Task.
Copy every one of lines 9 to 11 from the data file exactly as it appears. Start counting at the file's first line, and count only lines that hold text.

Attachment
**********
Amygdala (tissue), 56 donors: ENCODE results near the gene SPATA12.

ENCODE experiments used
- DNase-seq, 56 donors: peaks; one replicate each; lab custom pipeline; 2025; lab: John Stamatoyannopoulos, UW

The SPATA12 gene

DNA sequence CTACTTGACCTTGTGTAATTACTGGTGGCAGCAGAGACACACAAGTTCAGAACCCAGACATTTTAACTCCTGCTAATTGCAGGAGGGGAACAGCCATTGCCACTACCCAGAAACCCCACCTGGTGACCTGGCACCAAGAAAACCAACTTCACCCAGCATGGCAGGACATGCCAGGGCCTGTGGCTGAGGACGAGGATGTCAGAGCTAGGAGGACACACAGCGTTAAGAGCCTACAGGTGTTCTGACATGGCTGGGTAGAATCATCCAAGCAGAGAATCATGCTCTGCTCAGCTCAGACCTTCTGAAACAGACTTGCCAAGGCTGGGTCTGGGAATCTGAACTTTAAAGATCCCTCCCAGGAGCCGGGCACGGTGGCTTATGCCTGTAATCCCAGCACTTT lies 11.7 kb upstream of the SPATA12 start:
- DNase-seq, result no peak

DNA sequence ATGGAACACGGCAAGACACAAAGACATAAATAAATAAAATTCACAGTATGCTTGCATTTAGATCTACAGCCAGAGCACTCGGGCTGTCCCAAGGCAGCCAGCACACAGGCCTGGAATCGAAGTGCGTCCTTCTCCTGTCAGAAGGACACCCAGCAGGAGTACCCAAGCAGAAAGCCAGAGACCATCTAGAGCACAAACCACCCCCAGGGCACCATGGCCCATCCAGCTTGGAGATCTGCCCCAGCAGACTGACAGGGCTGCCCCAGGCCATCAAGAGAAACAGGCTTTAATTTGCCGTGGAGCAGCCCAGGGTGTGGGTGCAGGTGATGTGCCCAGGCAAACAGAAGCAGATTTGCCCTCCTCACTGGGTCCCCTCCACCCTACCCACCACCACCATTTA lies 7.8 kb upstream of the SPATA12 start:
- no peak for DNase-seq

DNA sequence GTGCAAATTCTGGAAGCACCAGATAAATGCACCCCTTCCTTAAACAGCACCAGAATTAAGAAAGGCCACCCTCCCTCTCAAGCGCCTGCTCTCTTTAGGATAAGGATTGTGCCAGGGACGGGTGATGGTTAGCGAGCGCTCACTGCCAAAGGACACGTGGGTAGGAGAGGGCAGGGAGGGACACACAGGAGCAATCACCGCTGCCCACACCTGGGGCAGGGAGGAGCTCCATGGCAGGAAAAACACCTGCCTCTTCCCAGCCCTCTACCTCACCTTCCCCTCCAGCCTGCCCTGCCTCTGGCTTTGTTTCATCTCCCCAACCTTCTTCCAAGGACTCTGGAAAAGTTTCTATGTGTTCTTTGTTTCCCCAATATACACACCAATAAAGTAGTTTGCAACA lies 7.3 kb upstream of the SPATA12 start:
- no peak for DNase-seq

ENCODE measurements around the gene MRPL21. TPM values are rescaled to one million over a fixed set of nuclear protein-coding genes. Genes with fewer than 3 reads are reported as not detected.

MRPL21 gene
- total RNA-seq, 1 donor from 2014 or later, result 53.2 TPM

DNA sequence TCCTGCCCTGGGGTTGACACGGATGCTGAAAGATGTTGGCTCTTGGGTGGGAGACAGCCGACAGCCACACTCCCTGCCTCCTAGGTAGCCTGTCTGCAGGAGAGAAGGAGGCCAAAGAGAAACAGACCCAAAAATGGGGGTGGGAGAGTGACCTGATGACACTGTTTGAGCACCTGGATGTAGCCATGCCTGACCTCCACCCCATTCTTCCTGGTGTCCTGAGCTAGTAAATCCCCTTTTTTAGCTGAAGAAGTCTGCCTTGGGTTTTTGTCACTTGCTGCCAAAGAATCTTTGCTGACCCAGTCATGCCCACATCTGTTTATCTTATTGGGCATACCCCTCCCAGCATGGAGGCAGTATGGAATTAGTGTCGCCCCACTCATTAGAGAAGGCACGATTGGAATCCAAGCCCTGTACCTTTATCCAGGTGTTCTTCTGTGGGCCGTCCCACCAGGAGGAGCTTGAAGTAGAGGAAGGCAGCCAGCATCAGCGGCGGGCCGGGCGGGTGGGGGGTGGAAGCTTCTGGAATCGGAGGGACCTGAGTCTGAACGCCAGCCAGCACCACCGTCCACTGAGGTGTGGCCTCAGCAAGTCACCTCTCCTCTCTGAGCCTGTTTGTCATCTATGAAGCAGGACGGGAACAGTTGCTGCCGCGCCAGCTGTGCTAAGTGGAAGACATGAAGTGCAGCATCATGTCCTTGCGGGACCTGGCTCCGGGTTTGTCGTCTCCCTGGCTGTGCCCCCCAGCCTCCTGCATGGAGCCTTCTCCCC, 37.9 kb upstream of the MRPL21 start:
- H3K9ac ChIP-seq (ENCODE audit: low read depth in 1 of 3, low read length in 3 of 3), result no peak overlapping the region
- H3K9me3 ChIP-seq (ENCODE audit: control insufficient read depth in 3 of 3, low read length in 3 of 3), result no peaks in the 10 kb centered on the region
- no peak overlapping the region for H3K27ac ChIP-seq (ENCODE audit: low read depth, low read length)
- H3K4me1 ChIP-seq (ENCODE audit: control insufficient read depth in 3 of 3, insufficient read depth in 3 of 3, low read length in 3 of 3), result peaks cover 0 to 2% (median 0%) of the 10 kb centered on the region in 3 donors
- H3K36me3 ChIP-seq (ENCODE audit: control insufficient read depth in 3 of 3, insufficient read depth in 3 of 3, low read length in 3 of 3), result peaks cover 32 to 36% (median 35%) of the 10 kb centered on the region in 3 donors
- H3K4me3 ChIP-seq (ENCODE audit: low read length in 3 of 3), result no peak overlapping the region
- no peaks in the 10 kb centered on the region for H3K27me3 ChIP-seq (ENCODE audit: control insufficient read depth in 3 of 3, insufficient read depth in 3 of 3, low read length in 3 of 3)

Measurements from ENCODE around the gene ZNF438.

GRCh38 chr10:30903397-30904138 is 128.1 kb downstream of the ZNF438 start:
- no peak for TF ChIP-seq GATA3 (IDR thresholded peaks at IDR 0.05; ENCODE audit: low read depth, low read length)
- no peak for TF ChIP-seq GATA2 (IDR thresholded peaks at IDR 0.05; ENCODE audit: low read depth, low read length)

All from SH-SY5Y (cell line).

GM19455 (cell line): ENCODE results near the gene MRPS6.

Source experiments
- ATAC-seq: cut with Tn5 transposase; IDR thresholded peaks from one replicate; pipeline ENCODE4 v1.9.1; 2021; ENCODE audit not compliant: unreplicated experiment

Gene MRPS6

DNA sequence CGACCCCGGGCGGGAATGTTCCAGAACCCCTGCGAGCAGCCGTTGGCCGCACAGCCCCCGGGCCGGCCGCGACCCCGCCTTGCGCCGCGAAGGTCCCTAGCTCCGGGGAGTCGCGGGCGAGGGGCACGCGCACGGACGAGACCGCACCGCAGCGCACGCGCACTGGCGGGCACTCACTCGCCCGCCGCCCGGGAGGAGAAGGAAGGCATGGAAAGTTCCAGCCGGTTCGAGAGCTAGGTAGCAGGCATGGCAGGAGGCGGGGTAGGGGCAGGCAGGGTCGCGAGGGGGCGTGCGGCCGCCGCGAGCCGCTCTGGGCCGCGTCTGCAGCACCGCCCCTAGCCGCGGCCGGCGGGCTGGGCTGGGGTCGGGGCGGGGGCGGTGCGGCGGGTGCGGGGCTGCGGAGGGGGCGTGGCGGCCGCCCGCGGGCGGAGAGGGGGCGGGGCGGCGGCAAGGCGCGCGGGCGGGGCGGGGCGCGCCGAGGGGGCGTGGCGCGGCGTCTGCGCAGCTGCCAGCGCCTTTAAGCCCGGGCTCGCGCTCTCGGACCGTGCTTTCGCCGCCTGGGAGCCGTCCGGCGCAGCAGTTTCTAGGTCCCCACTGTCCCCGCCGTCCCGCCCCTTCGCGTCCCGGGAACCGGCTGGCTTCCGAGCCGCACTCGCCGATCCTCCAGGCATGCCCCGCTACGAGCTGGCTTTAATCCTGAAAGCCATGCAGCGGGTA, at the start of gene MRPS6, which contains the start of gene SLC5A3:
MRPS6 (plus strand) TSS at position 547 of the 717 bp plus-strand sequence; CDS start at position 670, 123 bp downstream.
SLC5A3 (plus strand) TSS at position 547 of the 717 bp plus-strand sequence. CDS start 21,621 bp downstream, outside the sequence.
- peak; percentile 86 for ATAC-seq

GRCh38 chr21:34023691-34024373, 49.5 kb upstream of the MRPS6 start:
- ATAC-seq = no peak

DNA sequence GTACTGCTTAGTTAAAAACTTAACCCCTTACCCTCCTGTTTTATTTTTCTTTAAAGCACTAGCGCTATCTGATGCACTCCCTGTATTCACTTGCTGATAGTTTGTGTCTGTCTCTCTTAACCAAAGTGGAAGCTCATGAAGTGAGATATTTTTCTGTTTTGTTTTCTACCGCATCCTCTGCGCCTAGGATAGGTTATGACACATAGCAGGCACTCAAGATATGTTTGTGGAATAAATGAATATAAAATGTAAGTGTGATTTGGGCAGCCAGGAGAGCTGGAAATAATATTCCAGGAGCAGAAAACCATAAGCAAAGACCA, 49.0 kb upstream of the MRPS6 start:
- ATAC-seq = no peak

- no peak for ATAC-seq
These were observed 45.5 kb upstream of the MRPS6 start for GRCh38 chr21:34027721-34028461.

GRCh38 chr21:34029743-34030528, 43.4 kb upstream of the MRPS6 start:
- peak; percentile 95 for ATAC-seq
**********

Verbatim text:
DNA sequence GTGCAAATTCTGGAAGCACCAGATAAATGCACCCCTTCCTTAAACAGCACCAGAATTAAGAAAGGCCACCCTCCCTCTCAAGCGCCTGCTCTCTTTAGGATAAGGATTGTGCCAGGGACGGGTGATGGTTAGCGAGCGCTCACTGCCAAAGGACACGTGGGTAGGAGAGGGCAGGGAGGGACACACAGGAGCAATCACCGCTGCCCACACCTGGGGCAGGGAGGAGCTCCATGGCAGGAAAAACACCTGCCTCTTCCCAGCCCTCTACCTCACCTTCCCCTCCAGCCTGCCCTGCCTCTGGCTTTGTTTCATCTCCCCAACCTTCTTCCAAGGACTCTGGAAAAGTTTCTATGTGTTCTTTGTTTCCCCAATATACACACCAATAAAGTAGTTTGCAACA lies 7.3 kb upstream of the SPATA12 start:
- no peak for DNase-seq

ENCODE measurements around the gene MRPL21. TPM values are rescaled to one million over a fixed set of nuclear protein-coding genes. Genes with fewer than 3 reads are reported as not detected.